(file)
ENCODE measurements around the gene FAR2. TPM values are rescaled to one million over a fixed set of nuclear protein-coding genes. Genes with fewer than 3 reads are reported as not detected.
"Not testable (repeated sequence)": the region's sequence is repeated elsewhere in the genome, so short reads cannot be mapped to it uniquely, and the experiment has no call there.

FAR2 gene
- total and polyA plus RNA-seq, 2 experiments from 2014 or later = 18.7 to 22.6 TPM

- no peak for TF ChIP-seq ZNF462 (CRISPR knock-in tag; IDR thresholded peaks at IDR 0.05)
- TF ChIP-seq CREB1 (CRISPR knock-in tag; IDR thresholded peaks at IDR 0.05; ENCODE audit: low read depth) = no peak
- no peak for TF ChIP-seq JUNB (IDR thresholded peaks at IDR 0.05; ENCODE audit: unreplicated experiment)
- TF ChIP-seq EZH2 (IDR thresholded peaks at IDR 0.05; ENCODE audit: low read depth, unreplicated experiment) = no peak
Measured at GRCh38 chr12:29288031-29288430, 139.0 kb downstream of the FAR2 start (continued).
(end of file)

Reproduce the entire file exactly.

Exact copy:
ENCODE measurements around the gene FAR2. TPM values are rescaled to one million over a fixed set of nuclear protein-coding genes. Genes with fewer than 3 reads are reported as not detected.
"Not testable (repeated sequence)": the region's sequence is repeated elsewhere in the genome, so short reads cannot be mapped to it uniquely, and the experiment has no call there.

FAR2 gene
- total and polyA plus RNA-seq, 2 experiments from 2014 or later = 18.7 to 22.6 TPM

- no peak for TF ChIP-seq ZNF462 (CRISPR knock-in tag; IDR thresholded peaks at IDR 0.05)
- TF ChIP-seq CREB1 (CRISPR knock-in tag; IDR thresholded peaks at IDR 0.05; ENCODE audit: low read depth) = no peak
- no peak for TF ChIP-seq JUNB (IDR thresholded peaks at IDR 0.05; ENCODE audit: unreplicated experiment)
- TF ChIP-seq EZH2 (IDR thresholded peaks at IDR 0.05; ENCODE audit: low read depth, unreplicated experiment) = no peak
Measured at GRCh38 chr12:29288031-29288430, 139.0 kb downstream of the FAR2 start (continued).